Page Banner

United States Department of Agriculture

Agricultural Research Service

Title: First Report of a New Potyvirus, Tricyrtis Virus Y, and Lily Virus X Potexvirus, in Tricyrtis Formosana in the United States

Authors
item Jordan, Ramon
item Guaragna, Mary Ann
item Van Buren, Tyler - RIVERHILL H.S.,COLUMBIA,M
item Putnam, Melodie - OREGON STATE UNIV,CORVALL

Submitted to: Plant Disease
Publication Type: Peer Reviewed Journal
Publication Acceptance Date: December 11, 2007
Publication Date: April 16, 2008
Repository URL: http://hdl.handle.net/10113/18387
Citation: Jordan, R.L., Guaragna, M.A., Van Buren, T., and Putnam, M.L. 2008. First report of a new potyvirus, Tricyrtis virus Y, and Lily virus X Potexvirus, in Tricyrtis formosana in the United States. Plant Disease. 92:648.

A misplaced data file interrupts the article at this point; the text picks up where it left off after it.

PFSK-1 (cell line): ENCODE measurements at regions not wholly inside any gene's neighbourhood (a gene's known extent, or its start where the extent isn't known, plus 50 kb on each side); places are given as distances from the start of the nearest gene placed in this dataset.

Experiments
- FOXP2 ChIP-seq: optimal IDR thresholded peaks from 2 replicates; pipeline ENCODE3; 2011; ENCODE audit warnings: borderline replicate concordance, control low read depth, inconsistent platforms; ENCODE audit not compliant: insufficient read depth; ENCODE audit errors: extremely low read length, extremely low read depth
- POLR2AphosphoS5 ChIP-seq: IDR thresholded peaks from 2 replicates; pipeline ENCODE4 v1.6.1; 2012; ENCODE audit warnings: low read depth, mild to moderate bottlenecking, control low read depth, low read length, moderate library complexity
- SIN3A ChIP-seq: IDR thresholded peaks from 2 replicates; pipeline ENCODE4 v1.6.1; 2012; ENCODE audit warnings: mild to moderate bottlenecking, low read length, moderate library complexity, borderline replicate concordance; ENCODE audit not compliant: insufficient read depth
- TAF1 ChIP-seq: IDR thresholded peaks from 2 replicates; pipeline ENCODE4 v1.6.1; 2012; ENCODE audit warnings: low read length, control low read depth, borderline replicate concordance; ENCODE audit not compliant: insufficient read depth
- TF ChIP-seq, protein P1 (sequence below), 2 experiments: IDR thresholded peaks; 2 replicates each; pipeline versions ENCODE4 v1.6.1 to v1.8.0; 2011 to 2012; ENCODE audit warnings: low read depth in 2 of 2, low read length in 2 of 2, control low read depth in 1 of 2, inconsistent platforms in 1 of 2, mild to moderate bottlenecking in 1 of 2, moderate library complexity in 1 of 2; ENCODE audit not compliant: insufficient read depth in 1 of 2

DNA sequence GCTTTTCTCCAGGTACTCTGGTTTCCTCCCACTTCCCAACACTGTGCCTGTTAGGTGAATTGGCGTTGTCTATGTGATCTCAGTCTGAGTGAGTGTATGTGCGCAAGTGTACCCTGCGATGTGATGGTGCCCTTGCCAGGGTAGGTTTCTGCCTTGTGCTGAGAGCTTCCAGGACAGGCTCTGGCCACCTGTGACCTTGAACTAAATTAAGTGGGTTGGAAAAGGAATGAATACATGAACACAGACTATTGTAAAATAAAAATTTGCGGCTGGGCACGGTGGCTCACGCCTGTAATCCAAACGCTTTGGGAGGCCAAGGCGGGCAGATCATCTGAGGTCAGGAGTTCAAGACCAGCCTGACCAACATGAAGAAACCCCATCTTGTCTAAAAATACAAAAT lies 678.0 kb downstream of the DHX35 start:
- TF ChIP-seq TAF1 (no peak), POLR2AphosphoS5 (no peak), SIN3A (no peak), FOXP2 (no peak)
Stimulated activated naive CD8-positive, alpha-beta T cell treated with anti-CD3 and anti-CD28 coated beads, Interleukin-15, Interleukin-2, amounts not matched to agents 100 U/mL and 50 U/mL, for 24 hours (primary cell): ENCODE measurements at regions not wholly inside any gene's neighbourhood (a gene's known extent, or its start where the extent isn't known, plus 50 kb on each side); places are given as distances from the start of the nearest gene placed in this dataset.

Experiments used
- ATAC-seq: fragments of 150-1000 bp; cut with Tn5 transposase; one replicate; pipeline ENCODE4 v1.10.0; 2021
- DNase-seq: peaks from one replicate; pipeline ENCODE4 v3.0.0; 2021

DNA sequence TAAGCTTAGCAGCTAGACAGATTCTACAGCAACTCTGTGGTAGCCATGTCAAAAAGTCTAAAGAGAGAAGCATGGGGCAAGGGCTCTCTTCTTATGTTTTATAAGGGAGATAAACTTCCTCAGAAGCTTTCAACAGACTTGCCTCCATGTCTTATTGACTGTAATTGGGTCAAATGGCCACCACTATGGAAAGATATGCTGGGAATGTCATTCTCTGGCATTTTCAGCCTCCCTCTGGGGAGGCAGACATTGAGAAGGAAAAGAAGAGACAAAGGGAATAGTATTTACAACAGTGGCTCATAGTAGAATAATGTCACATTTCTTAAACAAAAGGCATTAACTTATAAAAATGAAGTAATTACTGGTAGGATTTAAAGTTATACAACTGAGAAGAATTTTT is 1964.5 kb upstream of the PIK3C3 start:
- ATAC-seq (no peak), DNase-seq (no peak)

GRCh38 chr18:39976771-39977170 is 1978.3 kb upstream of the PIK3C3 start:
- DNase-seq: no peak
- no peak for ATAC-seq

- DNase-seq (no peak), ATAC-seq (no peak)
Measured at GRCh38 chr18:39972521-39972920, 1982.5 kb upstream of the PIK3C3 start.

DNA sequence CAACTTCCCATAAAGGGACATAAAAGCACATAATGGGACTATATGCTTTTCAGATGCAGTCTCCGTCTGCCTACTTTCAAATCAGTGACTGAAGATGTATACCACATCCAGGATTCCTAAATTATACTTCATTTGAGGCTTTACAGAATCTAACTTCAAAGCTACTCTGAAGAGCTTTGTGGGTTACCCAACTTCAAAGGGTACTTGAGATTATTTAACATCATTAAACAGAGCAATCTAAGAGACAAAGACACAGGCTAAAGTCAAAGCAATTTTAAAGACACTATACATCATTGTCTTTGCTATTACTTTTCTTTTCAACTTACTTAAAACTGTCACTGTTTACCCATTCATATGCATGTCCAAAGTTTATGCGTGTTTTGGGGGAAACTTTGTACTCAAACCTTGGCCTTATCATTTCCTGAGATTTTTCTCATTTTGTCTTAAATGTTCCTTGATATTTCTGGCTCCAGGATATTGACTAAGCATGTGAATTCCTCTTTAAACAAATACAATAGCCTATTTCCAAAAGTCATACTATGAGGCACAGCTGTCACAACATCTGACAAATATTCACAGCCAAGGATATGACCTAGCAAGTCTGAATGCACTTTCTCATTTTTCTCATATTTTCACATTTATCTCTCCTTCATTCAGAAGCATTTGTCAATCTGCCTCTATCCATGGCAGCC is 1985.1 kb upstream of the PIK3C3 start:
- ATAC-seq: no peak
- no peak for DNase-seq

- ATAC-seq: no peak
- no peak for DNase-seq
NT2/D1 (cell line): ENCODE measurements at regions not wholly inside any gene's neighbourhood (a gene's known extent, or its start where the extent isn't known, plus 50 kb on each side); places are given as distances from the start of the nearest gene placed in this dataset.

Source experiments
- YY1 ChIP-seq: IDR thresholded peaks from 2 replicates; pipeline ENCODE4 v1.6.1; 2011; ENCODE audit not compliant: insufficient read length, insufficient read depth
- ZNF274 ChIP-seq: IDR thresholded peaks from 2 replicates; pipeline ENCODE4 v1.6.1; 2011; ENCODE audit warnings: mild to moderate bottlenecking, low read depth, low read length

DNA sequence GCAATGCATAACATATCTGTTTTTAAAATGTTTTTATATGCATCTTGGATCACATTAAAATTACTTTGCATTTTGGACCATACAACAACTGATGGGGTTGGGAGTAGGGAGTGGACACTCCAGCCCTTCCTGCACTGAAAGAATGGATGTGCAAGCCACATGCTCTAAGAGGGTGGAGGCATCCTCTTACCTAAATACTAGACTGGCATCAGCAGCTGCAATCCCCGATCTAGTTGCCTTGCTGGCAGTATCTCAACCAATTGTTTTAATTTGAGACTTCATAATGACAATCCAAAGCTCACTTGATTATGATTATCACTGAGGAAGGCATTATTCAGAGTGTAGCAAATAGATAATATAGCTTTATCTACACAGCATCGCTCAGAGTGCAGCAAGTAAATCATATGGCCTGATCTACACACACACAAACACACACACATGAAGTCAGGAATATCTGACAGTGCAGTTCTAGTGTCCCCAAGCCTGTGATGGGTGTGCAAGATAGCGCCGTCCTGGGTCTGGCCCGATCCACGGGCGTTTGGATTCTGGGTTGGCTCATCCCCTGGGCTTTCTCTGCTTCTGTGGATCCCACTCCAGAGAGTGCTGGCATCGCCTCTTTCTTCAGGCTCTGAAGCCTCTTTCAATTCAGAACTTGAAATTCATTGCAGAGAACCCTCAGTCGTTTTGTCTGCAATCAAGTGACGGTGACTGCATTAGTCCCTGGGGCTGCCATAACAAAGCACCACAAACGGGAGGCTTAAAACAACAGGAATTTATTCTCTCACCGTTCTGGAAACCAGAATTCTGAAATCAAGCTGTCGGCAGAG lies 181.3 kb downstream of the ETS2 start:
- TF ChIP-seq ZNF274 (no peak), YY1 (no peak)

Interpretive Summary: Tricyrtis formosana is an herbaceous perennial in the Liliaceae family. It grows approximately 2 to 3 feet high in moist shady areas. Also known as Toad Lily, this plant has unique small spotted lily'like flowers that grow in clusters. Originally native to Asia, T. formosana is now used in the United States as an ornamental border plant in woodland and shade gardens. A T. formosana var. stolonifera plant from a commercial grower in Oregon showing chlorosis and mild mosaic symptoms tested positive for potyvirus in a serological assay using our genus Potyvirus broad spectrum reacting PTY-1 monoclonal as the detecting antibody. Electron microscopic examination of negatively stained leaf-dip preparations from symptomatic leaves however showed a mixture of two sizes of flexuous rod-shaped particles, some resembling potyviruses, and some resembling potexviruses. Total RNA preparations from infected leaves were used in RNA cloning assays using "generic" potyvirus-specific or potexvirus-specific primers, which amplify various highly conserved fragments from these two different virus genera. The cloned nucleotide and putative coat protein amino acid sequences from the infected Toad lily plant were compared to the corresponding regions of other potyvirus and potexvirus sequences available in the International databases. Pairwise comparisons of the Tricyrtis potyvirus sequence indicated high similarity with members of the Bean common mosaic virus (BCMV) group of potyviruses. Phylogenetic analysis results suggest that this virus is a new species in the genus Potyvirus, which we have tentatively named Tricyrtis virus Y (TrVY). Pairwise comparisons of the Tricyrtis potexvirus sequence showed 89-99% identity with Lily virus X (LVX) gene sequences. Dividing plants for propagation may transmit both of these viruses by vegetative propagation and mechanical contact. The potyvirus TrVY could also be aphid-transmitted, but there are no known invertebrate vectors for most all potexviruses. To our knowledge this is the first description of this potyvirus, the first report of any potyvirus in T. formosana and the first report of LVX in Tricyrtis formosana. This information will be useful to nurseries in their screening assays to detect and control these viruses in the parent propagation stock lines and subsequently in the large scale plant production phases.